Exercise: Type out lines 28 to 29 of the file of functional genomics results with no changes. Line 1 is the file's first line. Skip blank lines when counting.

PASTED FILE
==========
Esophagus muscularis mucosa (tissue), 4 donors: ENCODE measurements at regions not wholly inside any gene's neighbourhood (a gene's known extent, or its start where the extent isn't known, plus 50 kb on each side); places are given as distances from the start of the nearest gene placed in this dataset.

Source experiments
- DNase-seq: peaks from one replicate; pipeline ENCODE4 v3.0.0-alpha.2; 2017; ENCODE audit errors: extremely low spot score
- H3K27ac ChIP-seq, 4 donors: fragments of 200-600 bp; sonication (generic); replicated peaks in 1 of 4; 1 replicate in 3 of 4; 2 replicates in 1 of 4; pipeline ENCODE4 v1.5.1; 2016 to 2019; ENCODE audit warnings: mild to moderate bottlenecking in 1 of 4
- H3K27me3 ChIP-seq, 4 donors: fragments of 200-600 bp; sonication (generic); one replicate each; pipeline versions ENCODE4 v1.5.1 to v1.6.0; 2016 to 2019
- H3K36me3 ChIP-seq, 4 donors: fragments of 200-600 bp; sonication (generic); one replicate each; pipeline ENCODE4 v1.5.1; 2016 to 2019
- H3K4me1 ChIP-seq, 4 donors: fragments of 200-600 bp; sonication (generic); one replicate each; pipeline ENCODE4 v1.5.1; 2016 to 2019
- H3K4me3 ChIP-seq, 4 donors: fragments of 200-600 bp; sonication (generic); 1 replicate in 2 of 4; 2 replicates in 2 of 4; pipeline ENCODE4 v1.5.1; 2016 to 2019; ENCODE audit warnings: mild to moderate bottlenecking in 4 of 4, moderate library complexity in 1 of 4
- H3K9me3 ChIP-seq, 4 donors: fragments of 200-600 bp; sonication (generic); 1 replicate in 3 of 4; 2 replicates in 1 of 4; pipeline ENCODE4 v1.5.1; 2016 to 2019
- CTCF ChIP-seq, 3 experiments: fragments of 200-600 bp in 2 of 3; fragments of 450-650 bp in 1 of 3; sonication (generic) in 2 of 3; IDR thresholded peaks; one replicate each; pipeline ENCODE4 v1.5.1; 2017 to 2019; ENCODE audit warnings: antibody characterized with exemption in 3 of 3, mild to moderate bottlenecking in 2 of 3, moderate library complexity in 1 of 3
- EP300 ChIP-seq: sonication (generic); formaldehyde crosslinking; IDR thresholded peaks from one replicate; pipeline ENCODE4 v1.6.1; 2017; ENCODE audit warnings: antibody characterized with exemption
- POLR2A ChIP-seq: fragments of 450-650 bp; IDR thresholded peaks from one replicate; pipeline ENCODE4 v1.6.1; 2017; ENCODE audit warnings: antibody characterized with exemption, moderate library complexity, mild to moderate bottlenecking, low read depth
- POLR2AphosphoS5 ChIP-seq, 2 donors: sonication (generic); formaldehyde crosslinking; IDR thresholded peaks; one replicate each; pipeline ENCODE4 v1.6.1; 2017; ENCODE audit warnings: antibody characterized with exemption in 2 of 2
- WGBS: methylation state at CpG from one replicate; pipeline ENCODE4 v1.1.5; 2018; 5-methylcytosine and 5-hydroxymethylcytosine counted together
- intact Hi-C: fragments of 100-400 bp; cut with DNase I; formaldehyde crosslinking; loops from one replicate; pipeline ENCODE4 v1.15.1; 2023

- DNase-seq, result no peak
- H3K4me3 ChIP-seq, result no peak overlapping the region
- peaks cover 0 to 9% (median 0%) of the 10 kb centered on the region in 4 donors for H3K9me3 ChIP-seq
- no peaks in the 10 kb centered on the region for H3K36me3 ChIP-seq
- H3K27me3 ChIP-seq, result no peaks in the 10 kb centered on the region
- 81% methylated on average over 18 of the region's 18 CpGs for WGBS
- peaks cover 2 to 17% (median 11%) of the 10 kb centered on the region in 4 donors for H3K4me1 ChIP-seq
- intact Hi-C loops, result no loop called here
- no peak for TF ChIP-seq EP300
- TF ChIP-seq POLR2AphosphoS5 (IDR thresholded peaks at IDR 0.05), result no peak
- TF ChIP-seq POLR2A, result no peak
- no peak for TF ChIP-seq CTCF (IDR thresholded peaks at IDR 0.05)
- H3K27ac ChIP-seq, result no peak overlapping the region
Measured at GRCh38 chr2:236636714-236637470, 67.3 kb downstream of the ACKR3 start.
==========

- H3K27ac ChIP-seq, result no peak overlapping the region
Measured at GRCh38 chr2:236636714-236637470, 67.3 kb downstream of the ACKR3 start.